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LAKE HEALTH

OWLA: Teaching about water quality to Auburn classrooms

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Over the three day period of Dec. 7-9, volunteer members of the Owasco Watershed Lake Association visited Auburn Junior High School and taught a lesson on Owasco Lake and water quality to three seventh grade science classes.

The current topic in seventh grade science prior to our visit included ecosystems, and the flow of energy and matter in the environment. Our topic of Owasco Lake, the Owasco watershed and water quality fit nicely into this context. Three of us visited the classrooms of Sharon Camponelli, Angela DeBenedetto and Lisa Spencer.

We found the students engaging and impressive in their background scientific knowledge. It was such a pleasure to talk with approximately 300 young people about the lake we love.

This project began back in June with an invitation by the seventh grade science team to attend a curriculum planning day. As OWLA volunteers, we worked closely with a professional educator, Nadia Harvieux, education program manager at the Finger Lakes Institute at Hobart and William Smith Colleges. She was essential to developing a water quality presentation appropriate to a seventh grade science class.

Why an education project?

Why might we want to visit science classrooms and talk about water quality? OWLA has observed that many people don't understand the term "watershed," and that all human activities in the Owasco watershed ultimately impact the lake. In our region of plenty in terms of available fresh water, many of us take water for granted.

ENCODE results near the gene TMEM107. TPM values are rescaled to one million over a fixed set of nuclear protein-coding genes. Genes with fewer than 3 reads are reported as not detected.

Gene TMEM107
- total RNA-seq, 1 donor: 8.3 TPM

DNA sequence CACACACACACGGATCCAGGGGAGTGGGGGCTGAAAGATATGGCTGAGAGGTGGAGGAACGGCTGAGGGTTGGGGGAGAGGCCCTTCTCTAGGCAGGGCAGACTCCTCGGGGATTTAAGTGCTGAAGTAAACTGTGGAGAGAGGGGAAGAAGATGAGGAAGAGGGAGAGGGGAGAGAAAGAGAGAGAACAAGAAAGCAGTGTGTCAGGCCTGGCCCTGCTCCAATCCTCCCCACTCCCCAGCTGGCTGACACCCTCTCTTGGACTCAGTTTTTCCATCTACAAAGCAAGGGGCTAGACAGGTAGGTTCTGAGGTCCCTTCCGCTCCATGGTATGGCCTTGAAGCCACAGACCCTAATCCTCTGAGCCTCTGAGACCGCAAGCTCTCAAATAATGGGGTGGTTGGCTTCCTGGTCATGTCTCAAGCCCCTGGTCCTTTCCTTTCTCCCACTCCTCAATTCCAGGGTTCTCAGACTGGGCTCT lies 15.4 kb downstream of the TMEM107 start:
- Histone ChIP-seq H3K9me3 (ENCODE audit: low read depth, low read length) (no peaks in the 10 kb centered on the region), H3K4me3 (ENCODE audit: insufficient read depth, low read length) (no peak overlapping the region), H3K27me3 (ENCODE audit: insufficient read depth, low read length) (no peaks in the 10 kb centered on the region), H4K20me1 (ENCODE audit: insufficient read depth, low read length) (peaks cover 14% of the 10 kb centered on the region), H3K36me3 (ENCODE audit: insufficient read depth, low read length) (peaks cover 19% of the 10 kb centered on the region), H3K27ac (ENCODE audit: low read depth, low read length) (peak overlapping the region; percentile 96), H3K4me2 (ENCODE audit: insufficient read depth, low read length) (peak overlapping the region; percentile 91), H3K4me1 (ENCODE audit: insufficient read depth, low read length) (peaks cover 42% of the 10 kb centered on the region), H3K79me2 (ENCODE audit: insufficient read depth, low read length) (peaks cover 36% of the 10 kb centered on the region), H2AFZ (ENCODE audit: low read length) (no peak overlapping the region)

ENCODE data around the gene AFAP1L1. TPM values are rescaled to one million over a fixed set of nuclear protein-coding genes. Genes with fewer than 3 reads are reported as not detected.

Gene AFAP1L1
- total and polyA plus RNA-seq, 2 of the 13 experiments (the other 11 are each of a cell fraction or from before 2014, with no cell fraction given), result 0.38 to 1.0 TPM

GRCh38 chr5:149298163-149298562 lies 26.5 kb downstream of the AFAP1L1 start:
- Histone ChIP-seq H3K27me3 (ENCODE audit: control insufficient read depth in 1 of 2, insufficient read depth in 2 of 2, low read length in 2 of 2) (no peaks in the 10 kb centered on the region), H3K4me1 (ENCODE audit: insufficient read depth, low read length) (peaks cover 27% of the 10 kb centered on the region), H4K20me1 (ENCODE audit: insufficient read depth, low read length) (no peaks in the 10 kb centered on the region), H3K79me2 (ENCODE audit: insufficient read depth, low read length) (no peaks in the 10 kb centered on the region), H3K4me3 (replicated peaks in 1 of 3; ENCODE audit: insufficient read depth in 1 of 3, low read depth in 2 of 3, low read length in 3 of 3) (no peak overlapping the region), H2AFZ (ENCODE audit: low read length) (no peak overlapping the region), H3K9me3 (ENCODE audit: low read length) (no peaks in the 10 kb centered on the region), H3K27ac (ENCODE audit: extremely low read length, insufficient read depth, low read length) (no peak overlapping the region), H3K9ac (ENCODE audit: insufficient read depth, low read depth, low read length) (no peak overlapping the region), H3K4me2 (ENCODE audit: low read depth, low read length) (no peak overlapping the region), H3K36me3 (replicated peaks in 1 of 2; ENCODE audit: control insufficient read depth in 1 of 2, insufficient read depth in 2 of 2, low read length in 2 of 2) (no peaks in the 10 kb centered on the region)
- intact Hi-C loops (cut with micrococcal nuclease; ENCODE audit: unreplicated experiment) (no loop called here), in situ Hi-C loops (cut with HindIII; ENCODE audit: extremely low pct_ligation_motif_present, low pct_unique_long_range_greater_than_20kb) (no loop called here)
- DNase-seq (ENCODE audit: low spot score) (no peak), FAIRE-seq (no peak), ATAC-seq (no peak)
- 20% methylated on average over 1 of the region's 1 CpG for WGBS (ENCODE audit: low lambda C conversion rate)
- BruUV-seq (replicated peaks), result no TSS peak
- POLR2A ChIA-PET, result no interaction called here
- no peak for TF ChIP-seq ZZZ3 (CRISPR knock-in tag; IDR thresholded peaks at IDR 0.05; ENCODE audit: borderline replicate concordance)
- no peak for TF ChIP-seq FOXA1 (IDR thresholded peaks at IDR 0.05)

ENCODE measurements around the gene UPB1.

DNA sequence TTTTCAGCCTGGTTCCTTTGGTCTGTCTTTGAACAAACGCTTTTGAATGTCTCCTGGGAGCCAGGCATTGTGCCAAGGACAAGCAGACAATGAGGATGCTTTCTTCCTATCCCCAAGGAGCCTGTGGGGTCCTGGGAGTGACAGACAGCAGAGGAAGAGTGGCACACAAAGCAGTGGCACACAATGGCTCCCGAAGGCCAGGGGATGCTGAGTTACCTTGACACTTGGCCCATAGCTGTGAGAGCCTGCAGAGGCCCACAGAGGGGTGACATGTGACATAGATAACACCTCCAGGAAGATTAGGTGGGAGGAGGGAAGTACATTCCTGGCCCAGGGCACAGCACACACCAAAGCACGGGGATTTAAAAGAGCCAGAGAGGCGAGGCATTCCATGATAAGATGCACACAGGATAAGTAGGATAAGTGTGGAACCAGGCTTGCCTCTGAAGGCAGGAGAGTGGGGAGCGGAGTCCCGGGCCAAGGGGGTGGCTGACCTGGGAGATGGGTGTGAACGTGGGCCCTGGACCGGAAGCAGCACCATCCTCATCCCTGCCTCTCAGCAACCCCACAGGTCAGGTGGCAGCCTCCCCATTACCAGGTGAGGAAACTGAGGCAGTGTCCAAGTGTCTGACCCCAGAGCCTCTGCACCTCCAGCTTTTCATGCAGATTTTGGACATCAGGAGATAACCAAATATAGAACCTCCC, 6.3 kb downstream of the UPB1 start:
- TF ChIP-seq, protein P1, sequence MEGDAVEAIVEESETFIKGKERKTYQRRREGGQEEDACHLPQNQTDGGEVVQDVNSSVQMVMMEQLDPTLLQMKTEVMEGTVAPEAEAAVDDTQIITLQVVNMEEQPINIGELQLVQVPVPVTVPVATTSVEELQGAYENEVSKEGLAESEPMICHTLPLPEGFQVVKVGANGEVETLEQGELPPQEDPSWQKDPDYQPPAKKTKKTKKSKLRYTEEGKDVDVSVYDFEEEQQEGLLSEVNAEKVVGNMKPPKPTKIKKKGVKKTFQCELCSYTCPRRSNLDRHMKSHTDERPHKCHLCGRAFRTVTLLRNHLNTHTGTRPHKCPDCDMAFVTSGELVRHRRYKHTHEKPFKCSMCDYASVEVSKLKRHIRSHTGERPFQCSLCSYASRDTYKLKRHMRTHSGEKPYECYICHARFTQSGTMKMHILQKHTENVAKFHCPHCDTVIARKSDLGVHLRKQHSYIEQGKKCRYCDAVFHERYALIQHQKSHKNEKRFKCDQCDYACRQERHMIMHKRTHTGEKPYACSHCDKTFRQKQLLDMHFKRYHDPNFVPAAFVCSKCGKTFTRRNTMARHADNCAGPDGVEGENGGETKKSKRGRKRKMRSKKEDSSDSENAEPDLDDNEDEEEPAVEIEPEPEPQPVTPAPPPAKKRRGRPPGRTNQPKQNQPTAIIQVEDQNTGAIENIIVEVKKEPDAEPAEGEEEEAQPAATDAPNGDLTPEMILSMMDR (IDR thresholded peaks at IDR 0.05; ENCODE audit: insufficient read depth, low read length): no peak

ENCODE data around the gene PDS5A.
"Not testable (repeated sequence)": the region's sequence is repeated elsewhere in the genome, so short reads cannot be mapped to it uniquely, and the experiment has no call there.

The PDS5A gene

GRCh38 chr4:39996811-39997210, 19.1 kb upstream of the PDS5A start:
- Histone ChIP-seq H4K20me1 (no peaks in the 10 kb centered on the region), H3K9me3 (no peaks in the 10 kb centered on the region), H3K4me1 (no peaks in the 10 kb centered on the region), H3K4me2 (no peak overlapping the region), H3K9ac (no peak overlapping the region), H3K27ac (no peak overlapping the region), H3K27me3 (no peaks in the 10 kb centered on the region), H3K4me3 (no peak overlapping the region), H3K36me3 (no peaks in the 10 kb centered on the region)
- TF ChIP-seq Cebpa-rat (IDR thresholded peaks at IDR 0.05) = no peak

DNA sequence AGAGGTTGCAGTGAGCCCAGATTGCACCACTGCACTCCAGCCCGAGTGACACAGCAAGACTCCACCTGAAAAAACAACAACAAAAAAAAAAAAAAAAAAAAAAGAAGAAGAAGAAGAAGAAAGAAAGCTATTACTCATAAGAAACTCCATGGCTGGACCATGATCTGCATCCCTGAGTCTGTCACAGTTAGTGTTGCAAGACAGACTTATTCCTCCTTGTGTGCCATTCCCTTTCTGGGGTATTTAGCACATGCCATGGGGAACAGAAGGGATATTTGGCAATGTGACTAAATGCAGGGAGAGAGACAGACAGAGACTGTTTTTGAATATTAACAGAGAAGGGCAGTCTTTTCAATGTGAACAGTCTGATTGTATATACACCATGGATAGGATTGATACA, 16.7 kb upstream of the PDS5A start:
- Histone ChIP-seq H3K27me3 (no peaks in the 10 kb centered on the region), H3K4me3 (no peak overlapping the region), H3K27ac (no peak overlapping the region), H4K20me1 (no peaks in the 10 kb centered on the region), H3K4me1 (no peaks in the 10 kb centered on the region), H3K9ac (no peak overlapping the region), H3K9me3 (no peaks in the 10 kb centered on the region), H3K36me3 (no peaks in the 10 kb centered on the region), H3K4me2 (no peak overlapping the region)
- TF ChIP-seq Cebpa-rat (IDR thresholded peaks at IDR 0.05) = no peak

We discussed why our region is one of the best places in the world to live. We discussed the importance of water and the quality of water as essential to life, the area economy, agriculture and recreation. On a personal level, students shared some favorite things about Owasco Lake, such as boating, swimming, fishing and visiting the lake with family and friends.

We also discussed how "rain bombs," or slow-moving storms, stall in our watershed and produce erosion, sediment and nutrient runoff into the lake, and result in harmful algae blooms. Our goal is to help these students and ultimately our community to think about water and the ways we consume water. I felt that the students successfully responded to our challenge to list concrete steps they could take to protect water when they cited steps such as conserving water, keeping toxics out of drains and not using lawn fertilizer.

OWLA undertook this volunteer effort with the understanding that the next generation will likely determine the future of Owasco Lake. I was impressed with their enthusiasm in our discussion. If privacy concerns had allowed, I would have taken a photo of the excitement several students showed when they recognized a classmate in a March 2021 photo of a volunteer event where we planted 3,000 willows on the shore of the lake for erosion control. Perhaps getting young people working together to protect the lake is our best approach.

What's next?

All three OWLA volunteers have past teaching experience, and we uniformly enjoyed the students and our visit.

Our education partners at Auburn Junior High School considered our three-day visit a successful start, and hope to have us back for a future visit.

OWLA would like to find other schools in the Owasco watershed, including Southern Cayuga, Groton and Moravia, to host similar classroom visits. If you are interested, please contact us at owla.org/contact-us, or visit owla.org and hws.edu/fli for more information.

Kim Mills is a member of the board of directors of the Owasco Watershed Lake Association. For more information, or to join OWLA, visit owla.org.

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